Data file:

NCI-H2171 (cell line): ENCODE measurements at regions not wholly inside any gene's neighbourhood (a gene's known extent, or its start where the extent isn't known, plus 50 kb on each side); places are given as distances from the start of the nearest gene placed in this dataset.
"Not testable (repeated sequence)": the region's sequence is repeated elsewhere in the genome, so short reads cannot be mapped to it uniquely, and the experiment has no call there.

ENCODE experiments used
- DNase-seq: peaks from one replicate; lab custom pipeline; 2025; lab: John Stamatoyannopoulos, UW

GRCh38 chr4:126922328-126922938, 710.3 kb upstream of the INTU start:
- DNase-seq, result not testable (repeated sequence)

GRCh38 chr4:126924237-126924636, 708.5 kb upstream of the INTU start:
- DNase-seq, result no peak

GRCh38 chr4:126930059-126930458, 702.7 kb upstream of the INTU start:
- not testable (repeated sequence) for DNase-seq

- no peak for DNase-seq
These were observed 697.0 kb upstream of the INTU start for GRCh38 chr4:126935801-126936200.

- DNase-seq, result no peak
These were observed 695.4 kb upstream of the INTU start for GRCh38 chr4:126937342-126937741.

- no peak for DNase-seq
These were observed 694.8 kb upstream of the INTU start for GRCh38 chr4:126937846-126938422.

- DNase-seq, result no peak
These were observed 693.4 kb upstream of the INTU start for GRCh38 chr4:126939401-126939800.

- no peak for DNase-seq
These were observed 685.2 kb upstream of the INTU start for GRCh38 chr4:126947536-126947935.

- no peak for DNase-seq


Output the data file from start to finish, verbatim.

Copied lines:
NCI-H2171 (cell line): ENCODE measurements at regions not wholly inside any gene's neighbourhood (a gene's known extent, or its start where the extent isn't known, plus 50 kb on each side); places are given as distances from the start of the nearest gene placed in this dataset.
"Not testable (repeated sequence)": the region's sequence is repeated elsewhere in the genome, so short reads cannot be mapped to it uniquely, and the experiment has no call there.

ENCODE experiments used
- DNase-seq: peaks from one replicate; lab custom pipeline; 2025; lab: John Stamatoyannopoulos, UW

GRCh38 chr4:126922328-126922938, 710.3 kb upstream of the INTU start:
- DNase-seq, result not testable (repeated sequence)

GRCh38 chr4:126924237-126924636, 708.5 kb upstream of the INTU start:
- DNase-seq, result no peak

GRCh38 chr4:126930059-126930458, 702.7 kb upstream of the INTU start:
- not testable (repeated sequence) for DNase-seq

- no peak for DNase-seq
These were observed 697.0 kb upstream of the INTU start for GRCh38 chr4:126935801-126936200.

- DNase-seq, result no peak
These were observed 695.4 kb upstream of the INTU start for GRCh38 chr4:126937342-126937741.

- no peak for DNase-seq
These were observed 694.8 kb upstream of the INTU start for GRCh38 chr4:126937846-126938422.

- DNase-seq, result no peak
These were observed 693.4 kb upstream of the INTU start for GRCh38 chr4:126939401-126939800.

- no peak for DNase-seq
These were observed 685.2 kb upstream of the INTU start for GRCh38 chr4:126947536-126947935.

- no peak for DNase-seq